5th Sunday in Lent: John 11:1-45

 The tension is building.  Jesus continues his healing and preaching ministry.  Lives are touched and transformed; Lazarus is raised from the dead!  But the Jewish leaders are working behind the scenes to kill the Lord of life.  Do we trust in human institutions or do we look to God (through Jesus Christ) and his gracious ways to free the paralyzed, feed the hungry, befriend the despised, rescue the lost, and give life to the dead? 

Prayer: We follow you to the cross, Lord and Savior, realizing that our narrowness and rigidity contributed to your sacrificial death.  By your Holy Spirit transform us into loving members of your search and rescue team.  In your name.  Amen.

 

Palm/Passion Sunday: Matthew 21:1-11 and 26:14 – 27:66

 The honor the Jerusalem crowd shows Jesus and their plea to save them on Palm Sunday morphs into the hostile cries: “Let him be crucified!” on Good Friday.  The Passover meal transformed into the Lord’s Supper, the betrayal by Judas, the spiritual struggle in Gethsemane, the unjust trials, the rejection by his fellow Jews, the humiliation and torture, and the horrific public execution – all of the details of our Lord’s passion – demonstrate in unforgettable ways just how much God loves us and was willing to sacrifice to offer us forgiveness and new life!!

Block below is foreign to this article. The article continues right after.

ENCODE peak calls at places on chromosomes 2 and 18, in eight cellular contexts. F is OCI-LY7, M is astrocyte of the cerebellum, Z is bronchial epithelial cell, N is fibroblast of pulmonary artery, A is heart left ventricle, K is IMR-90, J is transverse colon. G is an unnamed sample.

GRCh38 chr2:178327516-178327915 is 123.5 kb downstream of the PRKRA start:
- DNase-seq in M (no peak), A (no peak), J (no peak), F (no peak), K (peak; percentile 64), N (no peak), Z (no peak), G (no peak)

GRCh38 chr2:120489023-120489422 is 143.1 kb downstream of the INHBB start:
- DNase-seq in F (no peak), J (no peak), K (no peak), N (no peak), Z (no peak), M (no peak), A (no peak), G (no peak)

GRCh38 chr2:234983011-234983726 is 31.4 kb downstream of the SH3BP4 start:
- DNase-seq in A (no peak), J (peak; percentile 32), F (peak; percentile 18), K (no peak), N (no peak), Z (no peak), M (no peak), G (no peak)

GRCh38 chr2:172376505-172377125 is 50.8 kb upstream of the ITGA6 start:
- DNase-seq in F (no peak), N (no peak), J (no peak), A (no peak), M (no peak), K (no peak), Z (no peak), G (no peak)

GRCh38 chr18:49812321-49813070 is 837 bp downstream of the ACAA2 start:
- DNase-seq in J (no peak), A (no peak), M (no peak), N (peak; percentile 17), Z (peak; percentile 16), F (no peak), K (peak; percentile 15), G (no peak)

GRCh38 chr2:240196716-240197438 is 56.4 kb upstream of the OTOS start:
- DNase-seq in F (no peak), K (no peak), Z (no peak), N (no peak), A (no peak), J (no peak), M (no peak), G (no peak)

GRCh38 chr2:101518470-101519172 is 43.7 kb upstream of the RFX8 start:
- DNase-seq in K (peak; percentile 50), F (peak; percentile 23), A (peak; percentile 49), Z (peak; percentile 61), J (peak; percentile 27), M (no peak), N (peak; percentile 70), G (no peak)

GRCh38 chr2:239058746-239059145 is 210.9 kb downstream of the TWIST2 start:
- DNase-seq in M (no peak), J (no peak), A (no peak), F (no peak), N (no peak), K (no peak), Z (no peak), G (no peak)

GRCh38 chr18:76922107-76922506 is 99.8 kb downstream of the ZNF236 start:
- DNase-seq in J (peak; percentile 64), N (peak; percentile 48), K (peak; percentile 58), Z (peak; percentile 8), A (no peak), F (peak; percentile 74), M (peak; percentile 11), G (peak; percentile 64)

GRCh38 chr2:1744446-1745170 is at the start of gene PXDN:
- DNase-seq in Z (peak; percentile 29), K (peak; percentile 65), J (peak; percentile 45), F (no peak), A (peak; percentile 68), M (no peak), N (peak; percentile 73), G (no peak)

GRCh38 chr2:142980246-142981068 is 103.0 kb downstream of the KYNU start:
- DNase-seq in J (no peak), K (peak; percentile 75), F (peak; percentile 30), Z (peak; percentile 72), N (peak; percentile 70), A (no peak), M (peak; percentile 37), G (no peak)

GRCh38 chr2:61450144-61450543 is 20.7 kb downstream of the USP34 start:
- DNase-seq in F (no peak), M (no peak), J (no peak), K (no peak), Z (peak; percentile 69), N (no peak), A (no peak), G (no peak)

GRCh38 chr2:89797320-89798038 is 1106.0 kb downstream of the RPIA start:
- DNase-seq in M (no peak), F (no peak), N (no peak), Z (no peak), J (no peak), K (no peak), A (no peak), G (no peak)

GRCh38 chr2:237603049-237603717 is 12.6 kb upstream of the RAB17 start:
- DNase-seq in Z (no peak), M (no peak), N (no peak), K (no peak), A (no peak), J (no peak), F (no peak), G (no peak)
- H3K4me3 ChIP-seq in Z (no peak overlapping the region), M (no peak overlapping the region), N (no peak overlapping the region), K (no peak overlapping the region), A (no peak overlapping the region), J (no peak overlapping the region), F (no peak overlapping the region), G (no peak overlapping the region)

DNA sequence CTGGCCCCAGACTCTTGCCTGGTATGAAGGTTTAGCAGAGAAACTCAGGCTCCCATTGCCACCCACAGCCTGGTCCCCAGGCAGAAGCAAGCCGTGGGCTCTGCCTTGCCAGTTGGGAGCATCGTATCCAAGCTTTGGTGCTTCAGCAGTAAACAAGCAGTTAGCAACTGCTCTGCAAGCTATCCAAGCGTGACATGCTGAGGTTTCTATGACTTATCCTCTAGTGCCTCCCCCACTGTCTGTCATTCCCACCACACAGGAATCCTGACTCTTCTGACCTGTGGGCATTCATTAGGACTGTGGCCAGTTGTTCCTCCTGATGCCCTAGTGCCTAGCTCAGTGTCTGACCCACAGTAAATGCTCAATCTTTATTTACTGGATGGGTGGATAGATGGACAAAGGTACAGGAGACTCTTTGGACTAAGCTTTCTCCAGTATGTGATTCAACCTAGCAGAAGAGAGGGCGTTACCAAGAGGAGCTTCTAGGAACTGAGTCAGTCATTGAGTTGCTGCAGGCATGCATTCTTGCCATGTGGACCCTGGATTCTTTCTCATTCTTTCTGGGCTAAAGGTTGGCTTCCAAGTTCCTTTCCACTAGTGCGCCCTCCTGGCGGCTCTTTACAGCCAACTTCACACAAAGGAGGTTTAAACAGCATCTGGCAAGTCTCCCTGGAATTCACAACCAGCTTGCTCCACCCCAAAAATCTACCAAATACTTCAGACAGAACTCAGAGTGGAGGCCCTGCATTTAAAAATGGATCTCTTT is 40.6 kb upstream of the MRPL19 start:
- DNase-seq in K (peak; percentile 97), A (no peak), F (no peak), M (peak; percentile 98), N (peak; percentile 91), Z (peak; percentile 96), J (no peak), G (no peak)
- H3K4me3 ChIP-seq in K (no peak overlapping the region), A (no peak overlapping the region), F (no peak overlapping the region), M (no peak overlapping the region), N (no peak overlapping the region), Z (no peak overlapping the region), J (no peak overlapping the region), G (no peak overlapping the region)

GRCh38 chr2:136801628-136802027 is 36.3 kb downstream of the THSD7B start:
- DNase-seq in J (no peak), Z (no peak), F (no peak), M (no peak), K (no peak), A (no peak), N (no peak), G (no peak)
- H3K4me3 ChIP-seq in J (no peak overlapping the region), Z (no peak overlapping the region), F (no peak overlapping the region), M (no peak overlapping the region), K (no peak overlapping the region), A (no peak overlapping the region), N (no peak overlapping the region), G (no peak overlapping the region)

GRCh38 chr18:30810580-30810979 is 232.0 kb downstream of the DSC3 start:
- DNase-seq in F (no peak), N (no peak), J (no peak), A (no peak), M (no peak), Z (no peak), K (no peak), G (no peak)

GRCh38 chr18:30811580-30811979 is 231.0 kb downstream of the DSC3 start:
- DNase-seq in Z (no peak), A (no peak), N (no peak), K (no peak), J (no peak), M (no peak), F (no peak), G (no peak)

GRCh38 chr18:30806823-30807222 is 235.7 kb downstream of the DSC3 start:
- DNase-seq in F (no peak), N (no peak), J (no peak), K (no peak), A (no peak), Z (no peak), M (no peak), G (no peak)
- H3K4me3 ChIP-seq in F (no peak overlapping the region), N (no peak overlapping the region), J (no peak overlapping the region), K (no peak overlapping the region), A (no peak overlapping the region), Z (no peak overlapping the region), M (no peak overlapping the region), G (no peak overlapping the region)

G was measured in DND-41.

Prayer: May all the events of Holy Week and the story of your passion take on deeper meaning for us, our Lord and Savior, so that we gain a renewed appreciation for your love and grace.  Amen.

 

Maundy Thursday: John 13:1-17, 31b-35

The “new” commandment “to love one another” was really a summary of the Ten Commandments.  What made it new was the personal way Jesus demonstrated it by his life as a servant and death on the cross.  As we partake in the Lord’s Supper, may we relive our Lord’s sacrificial life and death for our sake.

 

Prayer: Give us a taste, O Lord, of your love, forgiveness, and the unity we share in you as we receive your body and blood.  Amen.

 

Good Friday: John 18:1 – 19:42

Be sure to read the Good Friday story carefully, paying attention to all the details.  Here we see humanity at its worst and God at God’s best!  The garden where Jesus is arrested is a reminder of the garden in Genesis where Adam and Eve disobeyed God.  The Jewish leaders don’t want Jesus’ blood on their hands; so they turn him over to Pilate to be tried and executed.  Pilate can find no fault in him but ultimately gives in to the demands of the Jewish crowd and has Jesus brutally whipped and crucified.  The chief priests are the ones who utter blasphemy (not Jesus) when they declare to Pilate: “We have no king but Caesar” (19:15c).  Two of the Jewish leaders, however, Joseph of Arimathea, and Nicodemus get permission from Pilate to bury our Lord’s body “in the garden” (19:41).  Behold, God is about to bring about a new creation!

 Prayer: In the midst of the horrific cruelty of the crucifixion, O Lord, there is hope for us and the world.  In the greatest gift exchange ever known you have taken our sin and death upon yourself and given us forgiveness and life everlasting!  Thank you, loving and gracious God.